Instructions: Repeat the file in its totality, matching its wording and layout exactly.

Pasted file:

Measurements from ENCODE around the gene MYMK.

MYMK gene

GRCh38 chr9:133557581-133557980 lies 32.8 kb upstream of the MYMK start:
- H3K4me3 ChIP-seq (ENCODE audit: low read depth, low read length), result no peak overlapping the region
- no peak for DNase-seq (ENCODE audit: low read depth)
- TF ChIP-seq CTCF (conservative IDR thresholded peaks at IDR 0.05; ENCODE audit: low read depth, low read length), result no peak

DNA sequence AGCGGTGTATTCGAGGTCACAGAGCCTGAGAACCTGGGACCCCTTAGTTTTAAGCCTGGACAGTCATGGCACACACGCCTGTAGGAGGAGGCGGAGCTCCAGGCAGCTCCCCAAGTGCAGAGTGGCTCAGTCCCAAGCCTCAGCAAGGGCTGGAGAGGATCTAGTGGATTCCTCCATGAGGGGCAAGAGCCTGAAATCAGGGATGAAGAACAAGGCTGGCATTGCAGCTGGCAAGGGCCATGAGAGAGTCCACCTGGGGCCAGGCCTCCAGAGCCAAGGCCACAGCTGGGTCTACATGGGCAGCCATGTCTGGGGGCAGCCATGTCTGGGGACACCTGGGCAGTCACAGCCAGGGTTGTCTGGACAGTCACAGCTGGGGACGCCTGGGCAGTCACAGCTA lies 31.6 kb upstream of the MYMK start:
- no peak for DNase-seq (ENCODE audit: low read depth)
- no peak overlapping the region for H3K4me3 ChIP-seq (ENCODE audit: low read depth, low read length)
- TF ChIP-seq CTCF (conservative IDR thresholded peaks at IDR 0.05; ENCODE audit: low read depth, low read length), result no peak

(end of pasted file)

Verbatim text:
Measurements from ENCODE around the gene MYMK.

MYMK gene

GRCh38 chr9:133557581-133557980 lies 32.8 kb upstream of the MYMK start:
- H3K4me3 ChIP-seq (ENCODE audit: low read depth, low read length), result no peak overlapping the region
- no peak for DNase-seq (ENCODE audit: low read depth)
- TF ChIP-seq CTCF (conservative IDR thresholded peaks at IDR 0.05; ENCODE audit: low read depth, low read length), result no peak

DNA sequence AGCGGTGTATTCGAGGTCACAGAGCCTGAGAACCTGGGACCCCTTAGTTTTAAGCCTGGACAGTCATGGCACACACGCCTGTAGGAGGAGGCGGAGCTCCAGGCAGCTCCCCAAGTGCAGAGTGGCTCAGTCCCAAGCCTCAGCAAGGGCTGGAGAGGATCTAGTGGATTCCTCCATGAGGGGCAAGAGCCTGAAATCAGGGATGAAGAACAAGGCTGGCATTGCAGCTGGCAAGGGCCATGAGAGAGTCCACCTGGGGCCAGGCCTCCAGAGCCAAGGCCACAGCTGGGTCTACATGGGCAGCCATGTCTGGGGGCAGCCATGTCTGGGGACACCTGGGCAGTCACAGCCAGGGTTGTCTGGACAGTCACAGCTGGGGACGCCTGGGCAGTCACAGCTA lies 31.6 kb upstream of the MYMK start:
- no peak for DNase-seq (ENCODE audit: low read depth)
- no peak overlapping the region for H3K4me3 ChIP-seq (ENCODE audit: low read depth, low read length)
- TF ChIP-seq CTCF (conservative IDR thresholded peaks at IDR 0.05; ENCODE audit: low read depth, low read length), result no peak